A Memorable Experience by BILL (JW) Gornall, Didiman—Part Three PNGK June 2021
Kiunga Sub-District, North Fly District
On transfer from Kandrian (West New Britain District), and after visiting Regional Office (Syd Saville was Regional Rural Development Officer (RRDO), followed by Fred Kleckham and Mick Belfield) and Konedobu HQ in Port Moresby, on 13 October 1970 I flew by DC3 to Daru, District HQ for the Western District, Papua Region.
There, District Rural Development Officer (DRDO) Ian Pendergast introduced me to the various other administrative staff, including District Commissioner (DC) Ken Brown, Fred Parker (District Local Government Officer) and Bill Bates (Public Works Department—PWD). I also met George Craig and his crocodiles, including Charlie (now resident on Green Island off Cairns) and opened accounts at trade stores operated by Jack Sweeney and Bernie Seeto. Ian also introduced me to the cash crop, rubber.
On 15 October I flew for I hr 15 min in an Aztec charter to my new posting at Kiunga, a small government outpost situated by the Fly River and only about 100 ft (30 m) ASL.
Some 250 miles (400 km) by air, it is twice that distance by boat due to the flat nature of the marshy landscape and resultant meandering of the Fly River. A year later I had occasion to travel from Daru to Kiunga on the MV Anzana. Stopping at night, midst zillions of mosquitoes, the trip took five days.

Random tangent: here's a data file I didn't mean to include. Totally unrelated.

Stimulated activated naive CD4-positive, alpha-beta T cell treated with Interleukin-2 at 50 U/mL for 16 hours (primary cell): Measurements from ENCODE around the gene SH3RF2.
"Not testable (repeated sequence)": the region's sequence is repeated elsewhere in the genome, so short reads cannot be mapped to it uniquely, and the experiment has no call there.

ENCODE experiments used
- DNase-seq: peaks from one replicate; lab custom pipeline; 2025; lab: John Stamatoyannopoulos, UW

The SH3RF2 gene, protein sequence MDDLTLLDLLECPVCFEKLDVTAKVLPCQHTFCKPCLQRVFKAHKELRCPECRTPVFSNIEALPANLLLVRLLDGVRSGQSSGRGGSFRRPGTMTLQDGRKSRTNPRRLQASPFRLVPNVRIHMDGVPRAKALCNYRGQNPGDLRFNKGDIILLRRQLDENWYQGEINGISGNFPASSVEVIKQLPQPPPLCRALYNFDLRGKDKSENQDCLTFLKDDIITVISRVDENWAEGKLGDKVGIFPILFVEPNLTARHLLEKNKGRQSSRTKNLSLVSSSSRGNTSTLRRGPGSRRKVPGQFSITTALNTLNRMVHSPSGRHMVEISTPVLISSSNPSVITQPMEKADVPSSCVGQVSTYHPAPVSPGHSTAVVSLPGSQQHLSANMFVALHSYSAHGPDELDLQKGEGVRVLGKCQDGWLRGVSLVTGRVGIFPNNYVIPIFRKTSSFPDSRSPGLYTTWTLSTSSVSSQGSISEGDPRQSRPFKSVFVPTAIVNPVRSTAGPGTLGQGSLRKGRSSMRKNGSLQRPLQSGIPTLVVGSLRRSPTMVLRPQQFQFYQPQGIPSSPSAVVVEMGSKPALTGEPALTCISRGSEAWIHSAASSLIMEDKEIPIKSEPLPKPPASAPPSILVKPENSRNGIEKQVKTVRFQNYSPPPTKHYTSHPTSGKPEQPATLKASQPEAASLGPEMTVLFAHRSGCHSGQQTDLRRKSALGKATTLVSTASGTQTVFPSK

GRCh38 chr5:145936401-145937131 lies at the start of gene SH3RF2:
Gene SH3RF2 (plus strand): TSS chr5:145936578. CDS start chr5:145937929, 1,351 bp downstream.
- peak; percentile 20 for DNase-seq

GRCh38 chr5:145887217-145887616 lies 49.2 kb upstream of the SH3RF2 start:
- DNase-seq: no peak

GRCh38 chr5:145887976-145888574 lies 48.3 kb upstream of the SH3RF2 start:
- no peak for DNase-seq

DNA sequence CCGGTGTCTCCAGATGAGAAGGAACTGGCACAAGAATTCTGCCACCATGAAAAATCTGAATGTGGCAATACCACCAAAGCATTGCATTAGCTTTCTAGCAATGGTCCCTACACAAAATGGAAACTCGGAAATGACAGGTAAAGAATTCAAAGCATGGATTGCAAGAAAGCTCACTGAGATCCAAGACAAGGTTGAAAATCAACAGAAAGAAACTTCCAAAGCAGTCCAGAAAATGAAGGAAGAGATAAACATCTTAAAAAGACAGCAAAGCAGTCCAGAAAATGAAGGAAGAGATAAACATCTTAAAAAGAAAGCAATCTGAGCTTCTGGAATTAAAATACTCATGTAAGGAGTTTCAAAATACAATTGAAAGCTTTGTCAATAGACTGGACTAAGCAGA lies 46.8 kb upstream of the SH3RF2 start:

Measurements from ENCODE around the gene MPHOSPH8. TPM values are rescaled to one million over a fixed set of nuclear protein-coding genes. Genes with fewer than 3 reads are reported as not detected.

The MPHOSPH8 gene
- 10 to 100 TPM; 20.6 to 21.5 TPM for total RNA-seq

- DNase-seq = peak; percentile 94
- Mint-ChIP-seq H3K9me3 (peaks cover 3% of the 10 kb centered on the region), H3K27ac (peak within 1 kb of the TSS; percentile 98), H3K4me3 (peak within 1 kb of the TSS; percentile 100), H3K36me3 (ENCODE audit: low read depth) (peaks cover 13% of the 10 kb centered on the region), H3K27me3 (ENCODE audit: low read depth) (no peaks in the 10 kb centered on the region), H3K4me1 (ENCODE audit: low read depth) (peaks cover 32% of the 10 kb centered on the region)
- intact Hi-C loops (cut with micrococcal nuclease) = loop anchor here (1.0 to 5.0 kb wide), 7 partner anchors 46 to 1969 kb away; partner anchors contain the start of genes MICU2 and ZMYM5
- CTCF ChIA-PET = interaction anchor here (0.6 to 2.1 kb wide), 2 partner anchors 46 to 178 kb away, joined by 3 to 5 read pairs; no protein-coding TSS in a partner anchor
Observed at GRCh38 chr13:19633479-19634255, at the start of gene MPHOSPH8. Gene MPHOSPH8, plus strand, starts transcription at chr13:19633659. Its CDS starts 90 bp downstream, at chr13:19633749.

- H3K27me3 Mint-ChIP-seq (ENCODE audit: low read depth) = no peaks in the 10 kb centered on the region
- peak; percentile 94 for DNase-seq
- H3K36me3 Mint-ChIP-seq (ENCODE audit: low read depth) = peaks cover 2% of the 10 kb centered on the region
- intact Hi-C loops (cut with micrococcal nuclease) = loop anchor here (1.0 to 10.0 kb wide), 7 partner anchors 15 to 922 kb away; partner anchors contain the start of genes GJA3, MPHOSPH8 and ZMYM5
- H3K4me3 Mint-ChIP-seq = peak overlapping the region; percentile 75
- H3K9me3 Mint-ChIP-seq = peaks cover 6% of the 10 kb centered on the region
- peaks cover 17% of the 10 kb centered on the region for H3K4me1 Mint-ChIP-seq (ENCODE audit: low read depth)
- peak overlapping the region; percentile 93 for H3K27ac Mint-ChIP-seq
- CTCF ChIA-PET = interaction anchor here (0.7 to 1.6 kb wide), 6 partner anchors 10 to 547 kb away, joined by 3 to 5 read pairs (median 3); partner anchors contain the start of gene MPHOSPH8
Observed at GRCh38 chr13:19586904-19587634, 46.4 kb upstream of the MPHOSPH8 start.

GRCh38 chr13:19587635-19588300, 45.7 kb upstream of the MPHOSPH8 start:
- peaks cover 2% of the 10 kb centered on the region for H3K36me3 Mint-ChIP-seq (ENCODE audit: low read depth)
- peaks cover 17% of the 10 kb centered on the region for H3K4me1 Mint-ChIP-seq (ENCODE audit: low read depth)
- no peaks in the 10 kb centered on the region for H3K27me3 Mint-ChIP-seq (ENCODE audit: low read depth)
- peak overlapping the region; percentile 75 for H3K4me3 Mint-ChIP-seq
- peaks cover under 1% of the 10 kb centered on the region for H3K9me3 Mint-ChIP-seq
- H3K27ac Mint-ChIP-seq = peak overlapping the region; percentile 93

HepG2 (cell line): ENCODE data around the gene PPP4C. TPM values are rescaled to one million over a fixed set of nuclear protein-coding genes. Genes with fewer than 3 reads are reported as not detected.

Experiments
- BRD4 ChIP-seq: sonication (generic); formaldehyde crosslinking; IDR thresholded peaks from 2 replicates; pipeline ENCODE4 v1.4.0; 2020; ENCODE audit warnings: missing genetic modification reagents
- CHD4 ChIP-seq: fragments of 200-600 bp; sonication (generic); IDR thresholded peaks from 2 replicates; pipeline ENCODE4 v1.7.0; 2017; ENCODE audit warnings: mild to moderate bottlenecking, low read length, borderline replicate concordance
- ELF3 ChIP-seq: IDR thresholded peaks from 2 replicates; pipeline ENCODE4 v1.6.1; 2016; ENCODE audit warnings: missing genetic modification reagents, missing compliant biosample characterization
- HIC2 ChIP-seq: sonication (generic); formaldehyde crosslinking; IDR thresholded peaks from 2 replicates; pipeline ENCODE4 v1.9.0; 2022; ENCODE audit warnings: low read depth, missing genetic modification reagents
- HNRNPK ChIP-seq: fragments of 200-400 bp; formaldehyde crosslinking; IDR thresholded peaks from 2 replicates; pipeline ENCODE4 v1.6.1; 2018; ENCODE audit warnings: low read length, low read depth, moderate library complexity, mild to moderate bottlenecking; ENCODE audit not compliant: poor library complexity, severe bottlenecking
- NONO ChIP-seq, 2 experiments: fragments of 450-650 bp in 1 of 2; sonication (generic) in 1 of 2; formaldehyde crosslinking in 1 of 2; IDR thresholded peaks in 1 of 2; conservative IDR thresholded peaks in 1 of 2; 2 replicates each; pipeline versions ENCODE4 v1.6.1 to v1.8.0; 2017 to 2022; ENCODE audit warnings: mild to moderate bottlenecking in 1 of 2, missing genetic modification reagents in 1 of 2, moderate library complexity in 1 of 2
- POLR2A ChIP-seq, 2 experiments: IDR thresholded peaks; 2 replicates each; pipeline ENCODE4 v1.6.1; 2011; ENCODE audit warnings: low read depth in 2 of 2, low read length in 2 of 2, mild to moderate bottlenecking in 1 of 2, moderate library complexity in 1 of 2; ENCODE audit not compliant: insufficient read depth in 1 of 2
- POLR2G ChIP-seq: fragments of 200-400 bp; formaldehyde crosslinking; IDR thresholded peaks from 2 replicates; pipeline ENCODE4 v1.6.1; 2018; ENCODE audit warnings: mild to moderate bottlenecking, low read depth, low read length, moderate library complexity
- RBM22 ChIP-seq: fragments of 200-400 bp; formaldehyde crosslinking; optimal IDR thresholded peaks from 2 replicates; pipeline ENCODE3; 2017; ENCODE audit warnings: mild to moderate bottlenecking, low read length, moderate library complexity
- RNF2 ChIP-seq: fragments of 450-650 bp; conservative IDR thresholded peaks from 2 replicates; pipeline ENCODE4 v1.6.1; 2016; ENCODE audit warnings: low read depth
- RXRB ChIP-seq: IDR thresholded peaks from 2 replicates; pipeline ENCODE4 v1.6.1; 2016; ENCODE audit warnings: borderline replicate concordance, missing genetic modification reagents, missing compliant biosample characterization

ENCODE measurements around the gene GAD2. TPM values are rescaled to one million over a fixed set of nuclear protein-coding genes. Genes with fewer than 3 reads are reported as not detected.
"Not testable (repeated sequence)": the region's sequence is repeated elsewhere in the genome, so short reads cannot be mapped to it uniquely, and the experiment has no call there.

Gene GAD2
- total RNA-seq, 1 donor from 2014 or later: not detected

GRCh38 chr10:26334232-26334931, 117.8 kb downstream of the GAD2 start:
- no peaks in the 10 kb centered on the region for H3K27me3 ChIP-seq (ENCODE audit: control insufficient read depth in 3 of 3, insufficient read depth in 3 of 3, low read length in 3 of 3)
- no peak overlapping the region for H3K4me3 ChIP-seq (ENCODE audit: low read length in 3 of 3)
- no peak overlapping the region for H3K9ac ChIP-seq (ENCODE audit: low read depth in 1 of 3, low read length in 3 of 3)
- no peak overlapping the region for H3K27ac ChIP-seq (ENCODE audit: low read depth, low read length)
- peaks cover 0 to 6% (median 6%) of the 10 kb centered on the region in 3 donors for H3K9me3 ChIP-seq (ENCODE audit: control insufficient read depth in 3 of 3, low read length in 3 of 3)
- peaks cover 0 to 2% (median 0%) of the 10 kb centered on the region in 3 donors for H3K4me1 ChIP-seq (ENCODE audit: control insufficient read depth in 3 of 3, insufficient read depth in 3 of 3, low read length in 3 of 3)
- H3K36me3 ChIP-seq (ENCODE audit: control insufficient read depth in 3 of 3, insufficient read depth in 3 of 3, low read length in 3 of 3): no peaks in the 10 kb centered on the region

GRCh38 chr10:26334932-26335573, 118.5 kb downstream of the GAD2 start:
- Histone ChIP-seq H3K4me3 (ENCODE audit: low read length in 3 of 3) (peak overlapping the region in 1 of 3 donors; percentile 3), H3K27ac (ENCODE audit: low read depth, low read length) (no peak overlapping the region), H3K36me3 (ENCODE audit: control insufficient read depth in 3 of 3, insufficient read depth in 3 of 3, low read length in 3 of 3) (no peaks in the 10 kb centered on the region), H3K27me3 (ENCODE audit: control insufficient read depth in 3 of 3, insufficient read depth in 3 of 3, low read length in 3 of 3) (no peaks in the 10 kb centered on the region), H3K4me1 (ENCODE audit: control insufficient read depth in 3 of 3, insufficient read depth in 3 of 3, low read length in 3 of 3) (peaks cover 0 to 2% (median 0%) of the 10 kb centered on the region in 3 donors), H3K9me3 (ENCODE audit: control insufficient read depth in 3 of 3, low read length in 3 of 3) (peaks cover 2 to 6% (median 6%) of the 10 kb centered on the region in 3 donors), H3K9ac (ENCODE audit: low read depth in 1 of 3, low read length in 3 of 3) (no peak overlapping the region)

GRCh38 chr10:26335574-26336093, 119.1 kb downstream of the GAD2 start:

The Kiunga Sub-District (SD) covered an area of 7,400 sq mi (19,000 square km) with a population of 18,166 (1972 census).
Government expatriate employees stationed during my time at Kiunga included Assistant District Commissioner (ADC) Barry Creedy (who subsequently handed over to G Gomara), other Kiaps Reece Carpenter, Ivar Lenfield, Eric Young, Charlie Brillante, Brian Murray and Terry Hadlow. Bill Lapthorne, of the Defence Force, reconnoitred the border with West Irian (Irian Jaya) and Public Works Department (PWD) was represented by Ted Chammings. Reece and Brian shared the single officer’s house with me on occasions.
Rubber was the main cash crop in the Kiunga SD. The first rubber stumps were planted in 1965 under the supervision of George Greenwood (refer Una Voce, March 2011). Plantings were increased under the management of Rural Development Officer (RDO) John Serjeantson. Upon arrival I did a handover-takeover from Assistant Rural Development Officer (ARDO) Mota Varago. John returned shortly after leave to show me the ropes. (He had graduated a year ahead of me at Wagga Agricultural College, NSW).
Together we patrolled much of the rubber-growing territory, travelling at times in the government workboat MV Emerald, at others in the DASF de Havilland river truck—a flat-bottomed vessel about 18 ft (5.3 m) long, propelled usually by a 35 hp Mercury outboard, and ideal for ferrying loads of rubber stumps and navigating the numerous small streams to reach villages. We also had use of a 14 ft Tradewind dinghy from pool with a 20 hp outboard. Motorised, long dugout canoes were the mode of travel on water until quite recently.
For extracurricular activity John got me up on a pair of water skis. The river truck wasn’t particularly fast and I barely managed to stay upright on the Fly River with its swift flow and eddies. We ventured inside a billabong. I fell off frequently as he swerved around bushes and I mostly failed to follow in his wake. We laughed so much that I often submerged. John departed for a Madang posting early in December.